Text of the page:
The report criticized BP for not conducting a detailed audit of the refinery, not making widespread improvements at the facility and for the plant's "abysmal safety record" since the blast, which includes three more worker deaths and several fires and chemical releases.
"This danger continues to exist because BP continues to operate its Texas City refinery in violation of federal process safety laws," engineer Mike Sawyer wrote. "The violations of federal law at the refinery create continuing, unreasonable risk and may lead to another major explosion, hazardous release or fatality at anytime."
A BP spokesman did not immediately return a telephone call seeking comment.
BP has said it has vastly improved safety at the refinery, spending about $1 billion on upgrades and repairs.
The company pleaded guilty in February and agreed to pay $50 million fine and serve three years' probation for a BP subsidiary.
The victims thought the fine was too low and that the terms of probation do not provide for an independent watchdog to monitor whether BP would meet its safety obligations at the refinery. They are awaiting a decision from U.S. District Judge Lee Rosenthal on the final terms of the deal.
Rosenthal sought Sawyer's report, among other information, to make her decision.
"Unless the court acts decisively to take oversight, we will see a continuation of the fires, explosions and deaths and injuries generated by the Texas City refinery," said David Perry, an attorney for blast victims.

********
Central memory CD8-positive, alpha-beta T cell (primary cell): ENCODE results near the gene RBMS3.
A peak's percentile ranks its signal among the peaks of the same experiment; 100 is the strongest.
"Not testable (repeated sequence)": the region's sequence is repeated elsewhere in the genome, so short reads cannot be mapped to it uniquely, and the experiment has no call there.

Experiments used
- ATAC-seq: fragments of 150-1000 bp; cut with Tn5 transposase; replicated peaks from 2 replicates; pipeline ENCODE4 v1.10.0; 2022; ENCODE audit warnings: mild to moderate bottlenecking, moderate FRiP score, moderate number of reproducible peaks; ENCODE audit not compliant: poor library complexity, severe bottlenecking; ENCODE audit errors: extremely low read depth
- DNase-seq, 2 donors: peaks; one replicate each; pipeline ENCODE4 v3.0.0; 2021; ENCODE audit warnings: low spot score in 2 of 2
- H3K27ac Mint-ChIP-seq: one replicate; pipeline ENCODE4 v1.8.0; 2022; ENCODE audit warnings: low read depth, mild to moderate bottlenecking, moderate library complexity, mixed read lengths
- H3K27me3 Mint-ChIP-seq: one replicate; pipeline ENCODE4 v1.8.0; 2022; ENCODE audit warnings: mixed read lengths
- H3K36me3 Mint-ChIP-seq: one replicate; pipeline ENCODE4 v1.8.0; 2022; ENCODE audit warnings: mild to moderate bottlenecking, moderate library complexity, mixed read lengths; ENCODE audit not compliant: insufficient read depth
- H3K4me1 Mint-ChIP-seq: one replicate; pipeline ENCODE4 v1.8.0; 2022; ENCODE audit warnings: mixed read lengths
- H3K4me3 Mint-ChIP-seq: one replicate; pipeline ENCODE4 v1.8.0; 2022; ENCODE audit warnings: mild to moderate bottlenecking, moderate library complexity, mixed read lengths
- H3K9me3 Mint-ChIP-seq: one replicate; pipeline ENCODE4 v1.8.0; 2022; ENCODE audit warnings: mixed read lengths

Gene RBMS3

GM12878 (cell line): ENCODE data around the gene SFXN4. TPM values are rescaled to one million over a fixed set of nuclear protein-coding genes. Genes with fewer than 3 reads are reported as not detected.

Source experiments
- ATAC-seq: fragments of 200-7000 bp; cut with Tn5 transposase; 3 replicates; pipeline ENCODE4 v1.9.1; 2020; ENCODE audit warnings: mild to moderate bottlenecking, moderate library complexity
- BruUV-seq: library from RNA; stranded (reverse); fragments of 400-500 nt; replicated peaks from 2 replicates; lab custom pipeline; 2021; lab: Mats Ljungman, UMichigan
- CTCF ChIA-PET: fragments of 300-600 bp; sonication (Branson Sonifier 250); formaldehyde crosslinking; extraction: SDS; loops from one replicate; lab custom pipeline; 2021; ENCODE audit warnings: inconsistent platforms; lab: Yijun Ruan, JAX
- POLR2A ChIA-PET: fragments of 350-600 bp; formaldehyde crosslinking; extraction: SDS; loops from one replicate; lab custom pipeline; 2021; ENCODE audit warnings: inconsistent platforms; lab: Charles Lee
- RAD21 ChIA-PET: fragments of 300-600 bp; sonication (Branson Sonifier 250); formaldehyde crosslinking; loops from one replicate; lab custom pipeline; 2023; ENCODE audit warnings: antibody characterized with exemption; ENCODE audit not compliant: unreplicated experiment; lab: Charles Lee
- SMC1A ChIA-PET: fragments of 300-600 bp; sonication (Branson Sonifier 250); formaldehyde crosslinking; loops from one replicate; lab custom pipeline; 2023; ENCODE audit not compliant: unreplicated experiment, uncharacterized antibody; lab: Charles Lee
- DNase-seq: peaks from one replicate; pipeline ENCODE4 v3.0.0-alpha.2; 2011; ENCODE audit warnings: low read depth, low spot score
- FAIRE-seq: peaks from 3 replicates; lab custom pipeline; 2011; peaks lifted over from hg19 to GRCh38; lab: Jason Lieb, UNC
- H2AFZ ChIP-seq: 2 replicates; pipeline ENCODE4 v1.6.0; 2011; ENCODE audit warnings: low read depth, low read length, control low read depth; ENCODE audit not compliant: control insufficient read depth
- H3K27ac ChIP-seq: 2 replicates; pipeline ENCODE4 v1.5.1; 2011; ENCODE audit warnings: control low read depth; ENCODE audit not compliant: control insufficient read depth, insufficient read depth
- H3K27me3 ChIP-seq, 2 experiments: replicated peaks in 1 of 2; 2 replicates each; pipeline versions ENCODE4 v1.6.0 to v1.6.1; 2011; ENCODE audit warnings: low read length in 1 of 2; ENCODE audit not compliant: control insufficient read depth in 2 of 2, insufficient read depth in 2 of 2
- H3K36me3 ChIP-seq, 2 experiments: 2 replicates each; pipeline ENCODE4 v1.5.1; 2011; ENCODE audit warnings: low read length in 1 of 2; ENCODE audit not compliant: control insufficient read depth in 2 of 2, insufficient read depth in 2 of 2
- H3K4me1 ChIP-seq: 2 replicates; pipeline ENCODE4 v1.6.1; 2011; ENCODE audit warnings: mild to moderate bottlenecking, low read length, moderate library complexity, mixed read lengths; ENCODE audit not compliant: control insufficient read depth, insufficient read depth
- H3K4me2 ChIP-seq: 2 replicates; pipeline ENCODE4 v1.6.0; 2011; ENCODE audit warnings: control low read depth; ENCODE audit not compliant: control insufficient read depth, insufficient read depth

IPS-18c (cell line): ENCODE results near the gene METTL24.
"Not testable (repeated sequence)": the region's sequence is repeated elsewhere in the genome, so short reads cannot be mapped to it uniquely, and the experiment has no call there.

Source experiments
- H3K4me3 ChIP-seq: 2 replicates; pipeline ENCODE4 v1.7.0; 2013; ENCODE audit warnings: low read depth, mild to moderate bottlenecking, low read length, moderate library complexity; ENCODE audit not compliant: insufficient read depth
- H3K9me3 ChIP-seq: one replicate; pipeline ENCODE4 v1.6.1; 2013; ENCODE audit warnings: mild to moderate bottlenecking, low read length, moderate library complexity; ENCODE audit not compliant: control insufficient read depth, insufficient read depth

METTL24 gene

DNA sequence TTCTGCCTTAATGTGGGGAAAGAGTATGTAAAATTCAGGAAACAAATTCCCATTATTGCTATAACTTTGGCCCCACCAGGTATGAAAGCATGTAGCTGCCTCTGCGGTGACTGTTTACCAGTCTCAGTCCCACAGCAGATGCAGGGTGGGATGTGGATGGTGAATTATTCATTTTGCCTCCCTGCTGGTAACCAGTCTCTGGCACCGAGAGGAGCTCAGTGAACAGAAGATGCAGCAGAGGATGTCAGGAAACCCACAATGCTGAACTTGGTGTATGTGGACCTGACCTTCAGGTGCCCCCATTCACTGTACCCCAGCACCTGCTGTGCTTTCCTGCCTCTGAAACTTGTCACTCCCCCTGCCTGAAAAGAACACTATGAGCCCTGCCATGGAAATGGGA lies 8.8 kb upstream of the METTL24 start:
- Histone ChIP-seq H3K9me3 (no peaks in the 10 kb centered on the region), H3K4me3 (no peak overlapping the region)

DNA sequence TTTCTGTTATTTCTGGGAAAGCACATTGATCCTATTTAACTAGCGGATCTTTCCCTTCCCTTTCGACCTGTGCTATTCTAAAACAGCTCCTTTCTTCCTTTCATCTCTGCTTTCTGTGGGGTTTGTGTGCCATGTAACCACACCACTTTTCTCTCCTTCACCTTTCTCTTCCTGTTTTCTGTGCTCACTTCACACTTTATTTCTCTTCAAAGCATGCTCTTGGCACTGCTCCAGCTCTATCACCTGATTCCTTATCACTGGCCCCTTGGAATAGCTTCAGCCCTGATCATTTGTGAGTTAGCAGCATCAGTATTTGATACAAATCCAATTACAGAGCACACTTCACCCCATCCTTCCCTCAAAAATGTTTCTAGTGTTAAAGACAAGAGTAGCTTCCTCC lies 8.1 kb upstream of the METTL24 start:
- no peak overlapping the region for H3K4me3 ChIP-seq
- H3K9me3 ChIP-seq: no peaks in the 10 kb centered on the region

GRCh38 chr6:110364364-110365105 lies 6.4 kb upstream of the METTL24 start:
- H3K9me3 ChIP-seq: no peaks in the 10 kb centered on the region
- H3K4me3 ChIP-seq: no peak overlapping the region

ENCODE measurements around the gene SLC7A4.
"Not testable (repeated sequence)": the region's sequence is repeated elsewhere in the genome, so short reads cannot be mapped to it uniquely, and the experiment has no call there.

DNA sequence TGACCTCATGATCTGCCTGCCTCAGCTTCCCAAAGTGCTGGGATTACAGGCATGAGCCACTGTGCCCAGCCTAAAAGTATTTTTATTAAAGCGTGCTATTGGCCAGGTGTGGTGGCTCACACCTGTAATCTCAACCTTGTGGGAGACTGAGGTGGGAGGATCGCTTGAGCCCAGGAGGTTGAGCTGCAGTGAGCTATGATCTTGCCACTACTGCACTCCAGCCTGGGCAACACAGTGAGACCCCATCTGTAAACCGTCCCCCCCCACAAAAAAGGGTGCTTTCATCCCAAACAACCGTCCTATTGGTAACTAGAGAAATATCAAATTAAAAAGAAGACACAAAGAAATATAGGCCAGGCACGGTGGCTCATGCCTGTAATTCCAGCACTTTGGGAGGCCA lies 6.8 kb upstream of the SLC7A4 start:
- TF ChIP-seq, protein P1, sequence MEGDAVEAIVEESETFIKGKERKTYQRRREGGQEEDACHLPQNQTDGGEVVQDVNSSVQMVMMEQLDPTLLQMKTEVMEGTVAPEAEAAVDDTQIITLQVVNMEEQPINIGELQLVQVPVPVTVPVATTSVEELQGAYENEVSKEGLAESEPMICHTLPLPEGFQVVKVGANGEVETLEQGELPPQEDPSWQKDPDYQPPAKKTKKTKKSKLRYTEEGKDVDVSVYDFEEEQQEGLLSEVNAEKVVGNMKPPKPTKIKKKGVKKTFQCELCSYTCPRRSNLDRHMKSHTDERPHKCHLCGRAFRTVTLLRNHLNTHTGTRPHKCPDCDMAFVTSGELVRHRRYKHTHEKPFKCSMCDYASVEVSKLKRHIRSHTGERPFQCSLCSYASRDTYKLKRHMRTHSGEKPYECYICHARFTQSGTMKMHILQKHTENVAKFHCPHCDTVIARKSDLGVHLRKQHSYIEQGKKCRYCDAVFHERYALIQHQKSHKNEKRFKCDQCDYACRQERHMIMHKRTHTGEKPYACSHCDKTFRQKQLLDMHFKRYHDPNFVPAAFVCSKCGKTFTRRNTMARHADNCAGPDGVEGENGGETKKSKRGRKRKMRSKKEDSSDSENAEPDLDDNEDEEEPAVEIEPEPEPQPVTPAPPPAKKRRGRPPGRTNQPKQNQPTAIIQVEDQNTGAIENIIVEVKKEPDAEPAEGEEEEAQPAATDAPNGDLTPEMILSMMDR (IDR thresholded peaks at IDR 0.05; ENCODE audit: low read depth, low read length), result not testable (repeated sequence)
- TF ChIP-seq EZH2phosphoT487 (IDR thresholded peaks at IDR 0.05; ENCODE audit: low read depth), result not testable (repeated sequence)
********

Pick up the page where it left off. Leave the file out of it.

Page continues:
Prosecutors and BP have said the plea agreement is the harshest option available in assessing criminal punishment. A congressional committee is investigating the deal.
Sawyer's report accused BP of ignoring a deal with the U.S. Occupational Safety and Health Administration to conduct detailed audits and inspections of equipment and units at the refinery. OSHA also fined BP more than $21 million.
Sawyer said BP had not done enough to evaluate the equipment, such as piping at the refinery, that ensures that excess pressure and hazardous materials are safely released.
The explosion at the plant about 40 miles southeast of Houston occurred after a piece of equipment called a blowdown drum overfilled with highly flammable liquid hydrocarbons.
The excess liquid and vapor hydrocarbons then were vented from the drum and ignited at the startup of the isomerization unit -- a device that boosts the octane in gasoline. Alarms and gauges that were supposed to warn of the overfilled equipment did not work properly.
"Unfortunately, there is every reason to believe that mechanically unsafe conditions likely extend far beyond relief valves to vessels, piping, alarms and warning equipment," Sawyer wrote in his report.
Sawyer also criticized OSHA for not doing enough to ensure that BP improves safety at the refinery.
A spokeswoman for OSHA did not immediately return a telephone call seeking comment.
The deal was part of an October agreement by BP to pay $373 million to settle various criminal and civil charges.
The U.S. Chemical Safety and Hazard Investigation Board found BP fostered bad management at the plant and that cost-cutting moves by BP were factors in the explosion.
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